Top Turkish generals face coup plot questions in court

SILIVRI, Turkey Fri Mar 2, 2012 10:26pm IST

Turkey's former Chief of General Staff Yasar Buyukanit waves as he leaves an opening ceremony of a military building for sport activities in Ankara in this June 23, 2008 file photo. REUTERS/Umit Bektas/Files

Turkey's former Chief of General Staff Yasar Buyukanit waves as he leaves an opening ceremony of a military building for sport activities in Ankara in this June 23, 2008 file photo.

Credit: Reuters/Umit Bektas/Files

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SILIVRI, Turkey (Reuters) - Two former heads of Turkey's armed forces were called as witnesses on Friday in the trial over an alleged conspiracy to overthrow the government in 2003, starkly demonstrating the battered image of a once all-powerful top brass.

While the generals' influence has waned dramatically over several years, the summoning of two ex-chiefs of staff from NATO's second largest army to give evidence on the same day was unprecedented.

The staunchly secularist military launched three coups between 1960 and 1980 and pressured an Islamist-led government to quit in 1997.

But in recent years Prime Minister Tayyip Erdogan, whose AK Party has Islamist roots, succeeded in taming the generals through democratic reforms, while prosecutors pursued suspected coup makers through the courts.

General Yasar Buyukanit, head of the armed forces between 2006-2008, and his successor General Ilker Basbug, who held the role until 2010, were called to testify in the Sledgehammer case, which revolves around a military seminar that prosecutors say contained plans to oust the government.

Military commanders are accused of trying to destabilise the government with plans to bomb mosques and trigger conflict with Greece. Officers say evidence against them has been fabricated and that allegations of a coup plot arose from a war game exercise.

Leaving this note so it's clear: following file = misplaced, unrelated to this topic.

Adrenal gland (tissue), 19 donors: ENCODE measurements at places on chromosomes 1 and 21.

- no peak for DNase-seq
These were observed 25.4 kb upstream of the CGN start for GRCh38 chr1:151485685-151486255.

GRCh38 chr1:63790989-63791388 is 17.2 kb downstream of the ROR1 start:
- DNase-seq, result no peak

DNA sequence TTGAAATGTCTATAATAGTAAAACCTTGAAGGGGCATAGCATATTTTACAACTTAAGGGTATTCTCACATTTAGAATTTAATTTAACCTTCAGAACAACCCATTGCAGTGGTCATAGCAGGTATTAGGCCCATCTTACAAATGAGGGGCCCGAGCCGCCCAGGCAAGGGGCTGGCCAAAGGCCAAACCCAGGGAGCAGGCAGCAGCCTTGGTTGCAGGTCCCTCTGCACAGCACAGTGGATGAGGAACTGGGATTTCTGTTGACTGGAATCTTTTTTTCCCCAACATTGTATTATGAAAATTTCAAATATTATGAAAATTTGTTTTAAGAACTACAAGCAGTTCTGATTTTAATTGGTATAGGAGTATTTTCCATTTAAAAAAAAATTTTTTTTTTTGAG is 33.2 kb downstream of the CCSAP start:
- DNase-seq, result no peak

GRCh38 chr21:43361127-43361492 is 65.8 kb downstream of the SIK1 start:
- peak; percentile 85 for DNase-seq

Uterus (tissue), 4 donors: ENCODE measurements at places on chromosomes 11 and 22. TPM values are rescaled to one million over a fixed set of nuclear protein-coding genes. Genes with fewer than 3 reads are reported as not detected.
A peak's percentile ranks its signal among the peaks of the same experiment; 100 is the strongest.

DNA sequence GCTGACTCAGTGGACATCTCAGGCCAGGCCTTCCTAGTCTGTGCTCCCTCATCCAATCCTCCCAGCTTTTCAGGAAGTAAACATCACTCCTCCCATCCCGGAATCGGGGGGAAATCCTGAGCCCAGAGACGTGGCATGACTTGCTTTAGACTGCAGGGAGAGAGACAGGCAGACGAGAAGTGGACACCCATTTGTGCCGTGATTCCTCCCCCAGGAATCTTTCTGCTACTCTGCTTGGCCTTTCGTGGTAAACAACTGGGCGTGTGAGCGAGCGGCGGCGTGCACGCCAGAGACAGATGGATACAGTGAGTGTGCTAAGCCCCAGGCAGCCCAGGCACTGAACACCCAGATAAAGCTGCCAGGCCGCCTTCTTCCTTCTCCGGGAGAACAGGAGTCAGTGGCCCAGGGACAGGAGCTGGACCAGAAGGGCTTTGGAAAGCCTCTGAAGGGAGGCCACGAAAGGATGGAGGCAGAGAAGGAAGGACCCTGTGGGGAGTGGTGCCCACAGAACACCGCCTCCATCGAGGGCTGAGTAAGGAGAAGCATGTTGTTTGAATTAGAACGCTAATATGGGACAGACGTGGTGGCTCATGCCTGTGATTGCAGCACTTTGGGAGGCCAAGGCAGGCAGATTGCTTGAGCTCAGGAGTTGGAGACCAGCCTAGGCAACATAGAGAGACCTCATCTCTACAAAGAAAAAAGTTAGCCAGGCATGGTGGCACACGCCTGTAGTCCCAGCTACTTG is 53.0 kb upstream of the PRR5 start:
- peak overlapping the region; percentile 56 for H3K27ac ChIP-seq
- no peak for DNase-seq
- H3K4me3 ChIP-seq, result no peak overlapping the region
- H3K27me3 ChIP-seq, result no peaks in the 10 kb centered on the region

Several hundred defendants sat, penned in a central section of the specially built courtroom, next to a top security prison in Silivri, near Istanbul. Many waved to friends and family, and chatted across the rail during breaks.

Buyukanit, 72, cut a portly figure in a dark suit, and appeared unwell, as his hand shook while answering and at times he appeared to either misunderstand or not hear questions.

He was very clear, however, that he was unaware of any plan for a coup. "I did not hear of any such thing," he told the bench of four judges.

SIGNATURES

Though Basbug had been called as a witness on Friday it was unclear whether his cross-examination would take place or be held over for another day.

While neither generals are defendants in the Sledgehammer case, Basbug was placed in detention in January on accusations that he was the leader of an alleged anti-government terrorist group, called Ergenekon.

Hundreds of other defendants, including military officers, lawyers, academics and journalists, face separate charges over allegations of links to the ultra-nationalist Ergenekon network. Many of them are being held at Silivri prison.

Some 365 people are being tried in the Sledgehammer case alone, 249 of whom are being held in jail. Among the prominent commanders on trial are the former head of the prestigious First Army, retired General Cetin Dogan.

Both Basbug and Buyukanit were generals at the time of the Sledgehammer seminar and were called as witnesses as their signatures were on documents related to the seminar. The head of Turkey's gendarmerie paramilitary force, General Bekir Kalyoncu, was also in court as a witness for the same reason.

The separate case against Basbug, whose next hearing is scheduled for March 22, revolves around websites set up by the military to spread "black propaganda" against the government.

(Writing by Daren Butler and Simon Cameron-Moore; Editing by Alison Williams)

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